Last month, Cox reported on the reactions by economists on Newsom's dual approach to climate change – tackling both supply and demand.

"If California consumers continue to demand the same amount of gasoline, it will just come from elsewhere," said Stanford University environmental economist Charles D. Kolstad..."It would be far more effective to take steps to reduce California oil consumption, which is one of the consequences of the state's pushing electric vehicles," he wrote.

Cox points to the decreasing amounts of in-state oil, and increasing imported oil, transported to California's 12 refineries that supply the state's light and heavy-duty vehicles the gasoline and/or diesel fuel. In 1998, almost 50% came was transported from the state's oil fields via pipelines, with the remainder coming via ship from abroad (only 16%) and Alaska (34%). Last year, the supplies from the state's oil fields dropped to 31% while foreign sources supplied 58%. Unlike natural gas pipelines, California has no oil interstate pipelines.

One of the main studies supporting a supply-side approach can be found in a briefing paper released in February 2018 by the Stockholm Environment Institute mainly based on global oil prices and supply and demand forces.

"Even though other regions would likely increase production somewhat, the authors estimate that global oil use would still drop by 0.2-0.6 barrels for every barrel that California does not produce," reported Nicholas Kusnetz for InsideClimate News.

In addition, the briefing paper argues that emissions from oil and gas extraction, which accounted for 4.1 percent of greenhouse gas emissions in 2017 (see California Air Resources Board chart [pdf] on pg. 6) would be reduced, though technically they would be "outsourced." Tackling oil demand, on the other hand, would address the 41 percent of emissions that result from transportation.

The SEI researchers also noted that "due to the widespread use of enhanced recovery techniques, such as energy-intensive steam flooding, California’s most productive oil fields are more GHG emissions-intensive than the average blend of crude oil" [see page 4 (pdf)].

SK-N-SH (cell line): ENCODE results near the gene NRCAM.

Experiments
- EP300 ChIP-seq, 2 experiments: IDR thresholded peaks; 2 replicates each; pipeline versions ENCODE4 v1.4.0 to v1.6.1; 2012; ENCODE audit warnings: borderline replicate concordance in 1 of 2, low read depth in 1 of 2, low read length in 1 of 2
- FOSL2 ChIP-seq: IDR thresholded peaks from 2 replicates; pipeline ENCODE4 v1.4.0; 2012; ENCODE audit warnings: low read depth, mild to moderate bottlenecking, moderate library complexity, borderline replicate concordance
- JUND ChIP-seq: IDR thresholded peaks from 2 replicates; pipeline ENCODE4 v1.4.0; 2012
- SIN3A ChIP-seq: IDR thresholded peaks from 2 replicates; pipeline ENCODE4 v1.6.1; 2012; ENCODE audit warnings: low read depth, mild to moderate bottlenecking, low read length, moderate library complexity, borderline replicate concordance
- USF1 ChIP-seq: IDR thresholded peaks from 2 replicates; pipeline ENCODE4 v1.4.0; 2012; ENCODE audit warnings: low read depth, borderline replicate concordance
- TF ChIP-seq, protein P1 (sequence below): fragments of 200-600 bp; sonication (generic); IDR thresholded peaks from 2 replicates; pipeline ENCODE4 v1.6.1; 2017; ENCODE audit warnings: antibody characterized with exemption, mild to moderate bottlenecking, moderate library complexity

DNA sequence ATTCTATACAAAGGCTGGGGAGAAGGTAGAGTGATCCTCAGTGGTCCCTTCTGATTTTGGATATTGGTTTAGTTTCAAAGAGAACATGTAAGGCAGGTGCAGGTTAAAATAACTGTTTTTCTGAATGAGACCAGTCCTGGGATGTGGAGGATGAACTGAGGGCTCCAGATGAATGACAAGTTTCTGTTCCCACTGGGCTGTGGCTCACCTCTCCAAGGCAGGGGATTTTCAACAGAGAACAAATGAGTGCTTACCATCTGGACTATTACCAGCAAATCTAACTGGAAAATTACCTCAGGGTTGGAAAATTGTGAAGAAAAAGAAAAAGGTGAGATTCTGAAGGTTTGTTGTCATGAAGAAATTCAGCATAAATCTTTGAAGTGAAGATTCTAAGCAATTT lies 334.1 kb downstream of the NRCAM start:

Can California be a climate leader and remain a major oil producer? One of the study's authors, Peter Erickson, was interviewed in a New York Times article in 2017 about just that topic. Norway, which enjoys the world's largest per capita adoption of electric vehicles, is also a significant exporter of oil.

Severin Borenstein with the Energy Institute at the Haas School of Business UC Berkeley noted the uncertainty of the paper's finding in an op-ed in the Los Angeles Times, and pointed to a second downside of the strategy.

It will cause a huge transfer of wealth from consumers to producers. Remember, the way that the policy reduces emissions is by raising the price of oil, which means all consumers pay more and all producers (except for those curtailed in California) make more money.

Severance tax

Some supply-side side approaches to climate policy really do make economic sense. A state-wide severance tax, strongly opposed by the oil industry, would shift revenue from consumers to programs that benefit California, rather than foreign producers. California is the only oil-producing state lacking a statewide severance tax. The most recent attempt, SB 246, introduced last February by Sen. Bob Wieckowski (D-Fremont), has yet to be heard in committee.

Full Story:
Published on Tuesday, December 10, 2019 in The Bakersfield Californian